In real life, the prophet Moroni was spared—alive, alone. He said: “For behold, their wars are exceedingly fierce… and because of their hatred they put to death every Nephite that will not deny the Christ. And I, Moroni, will not deny the Christ; wherefore I wander for the safety of my own life” (Moroni 1:1-2). This is the worst news imaginable. But Moroni knows that good news will come. He even puts it in writing. In Ether 5, he writes a chapter to the future translator of the plates; plates he will soon bury in the Hill Cumorah. He tells this future translator (Joseph Smith) how to go about translating and that there will be three witnesses.
I thought about Joseph Smith incarcerated in Liberty Jail. In the beginning you would say it was a very, very bad turn of events. Now when you read Doctrine Covenants 121,122, 123, you would say it was good. Thank you, Joseph, for enduring. Because of you we know this priceless truth: “Know thou, my son, that all these things shall give thee experience and shall be for thy good” (Doctrine and Covenants 122:7).
I heard the story of a young man experiencing a faith crisis. With enough testimony still lingering in his heart, he prayed to know if staying in the Church was the right thing. His answer came via words to his mind: “Trust me. It’s going to be good.”
Now as I am traveling on one of life’s rough, bumpy roads, I hope I will:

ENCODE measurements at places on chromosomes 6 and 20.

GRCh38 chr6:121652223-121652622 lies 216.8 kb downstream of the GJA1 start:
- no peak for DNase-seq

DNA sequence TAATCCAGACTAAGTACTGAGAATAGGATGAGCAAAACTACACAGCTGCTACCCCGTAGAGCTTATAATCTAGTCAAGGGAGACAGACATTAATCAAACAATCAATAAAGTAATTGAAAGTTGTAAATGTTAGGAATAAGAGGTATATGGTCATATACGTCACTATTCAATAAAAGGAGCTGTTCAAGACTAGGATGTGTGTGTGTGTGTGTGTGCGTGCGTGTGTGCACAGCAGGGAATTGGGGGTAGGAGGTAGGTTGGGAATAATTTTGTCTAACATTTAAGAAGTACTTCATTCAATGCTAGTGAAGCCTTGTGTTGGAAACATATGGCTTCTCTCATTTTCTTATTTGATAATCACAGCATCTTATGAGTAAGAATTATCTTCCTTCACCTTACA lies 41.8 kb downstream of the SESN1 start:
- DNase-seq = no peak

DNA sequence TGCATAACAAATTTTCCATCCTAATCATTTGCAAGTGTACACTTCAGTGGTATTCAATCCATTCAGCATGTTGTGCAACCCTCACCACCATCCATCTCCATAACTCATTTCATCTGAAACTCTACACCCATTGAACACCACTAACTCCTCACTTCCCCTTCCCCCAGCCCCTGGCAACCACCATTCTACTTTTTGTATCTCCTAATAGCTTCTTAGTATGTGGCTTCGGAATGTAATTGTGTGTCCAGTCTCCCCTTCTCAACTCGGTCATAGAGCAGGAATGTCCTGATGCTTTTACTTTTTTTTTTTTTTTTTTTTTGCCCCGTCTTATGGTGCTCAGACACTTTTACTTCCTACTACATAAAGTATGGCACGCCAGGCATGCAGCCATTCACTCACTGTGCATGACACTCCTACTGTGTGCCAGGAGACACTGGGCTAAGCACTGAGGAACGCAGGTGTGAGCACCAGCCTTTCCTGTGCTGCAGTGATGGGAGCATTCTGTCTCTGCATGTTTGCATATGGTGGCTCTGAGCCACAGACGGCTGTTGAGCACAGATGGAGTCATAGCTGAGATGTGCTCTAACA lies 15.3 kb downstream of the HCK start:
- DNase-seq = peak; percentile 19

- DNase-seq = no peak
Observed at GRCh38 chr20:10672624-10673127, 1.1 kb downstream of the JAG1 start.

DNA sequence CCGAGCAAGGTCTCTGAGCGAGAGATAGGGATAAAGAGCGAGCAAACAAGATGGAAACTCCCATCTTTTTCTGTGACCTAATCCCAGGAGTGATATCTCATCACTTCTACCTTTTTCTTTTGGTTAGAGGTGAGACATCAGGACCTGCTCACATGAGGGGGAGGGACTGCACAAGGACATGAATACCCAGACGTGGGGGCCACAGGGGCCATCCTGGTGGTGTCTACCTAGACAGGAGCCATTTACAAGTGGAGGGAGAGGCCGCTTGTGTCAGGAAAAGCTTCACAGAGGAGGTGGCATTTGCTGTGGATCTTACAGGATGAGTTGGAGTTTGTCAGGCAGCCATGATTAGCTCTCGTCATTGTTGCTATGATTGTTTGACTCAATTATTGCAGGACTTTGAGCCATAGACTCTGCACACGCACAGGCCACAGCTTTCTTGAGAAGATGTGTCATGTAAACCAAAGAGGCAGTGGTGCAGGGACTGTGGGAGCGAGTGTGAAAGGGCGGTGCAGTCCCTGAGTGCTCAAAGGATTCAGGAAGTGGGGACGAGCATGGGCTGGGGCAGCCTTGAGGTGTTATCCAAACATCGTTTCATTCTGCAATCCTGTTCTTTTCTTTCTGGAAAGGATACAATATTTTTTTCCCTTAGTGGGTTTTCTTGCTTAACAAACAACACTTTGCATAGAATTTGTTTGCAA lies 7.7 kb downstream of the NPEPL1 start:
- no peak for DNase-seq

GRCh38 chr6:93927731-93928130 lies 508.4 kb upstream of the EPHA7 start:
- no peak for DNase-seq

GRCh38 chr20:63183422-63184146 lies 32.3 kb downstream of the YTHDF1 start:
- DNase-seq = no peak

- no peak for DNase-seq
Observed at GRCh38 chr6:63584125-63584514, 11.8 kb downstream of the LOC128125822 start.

- Watch for tender mercies, perhaps seeing Jesus at my side.
- Remember “As the heavens are higher than the earth, so are my ways higher than your ways, and my thoughts than your thoughts (Isaiah 55:8-9).”
- Sing with curiosity: “What will my future be, I wonder.”
- Know that with prayer the Lord will carry me forth to my own promised land.
- Recall that God won’t give me a stone or a serpent. He gave us His Son who is the bread of life. He gives good things to them that ask.
- Not jump to the conclusion that something is bad, rather be patient and think: “Good, bad, hard to tell.”
- Remember that Moroni, though all alone, prepared for the future.
- Remember the Lord’s purpose: “Know thou, my son [daughter], that all these things shall give thee experience and shall be for thy good.”
Since God knows the plan and I don’t, I can remind myself of whom it is I am trusting. Our Father in Heaven is omnipotent, omnipresent, and omniscient, the Supreme Being, ruler of the Universe, who knows the end from the beginning, the Almighty. He is the Eternal Father. We hear His name spoken reverently every week: “O God, the Eternal Father” (Doctrine and Covenants 20:77). He is our Father. We are His work and His glory. He allows mortality to teach us hard things because His plan is for us to become as He is. This is why I am curious about His plan for me. This is why I trust Him, and this is why I know it’s going to be good.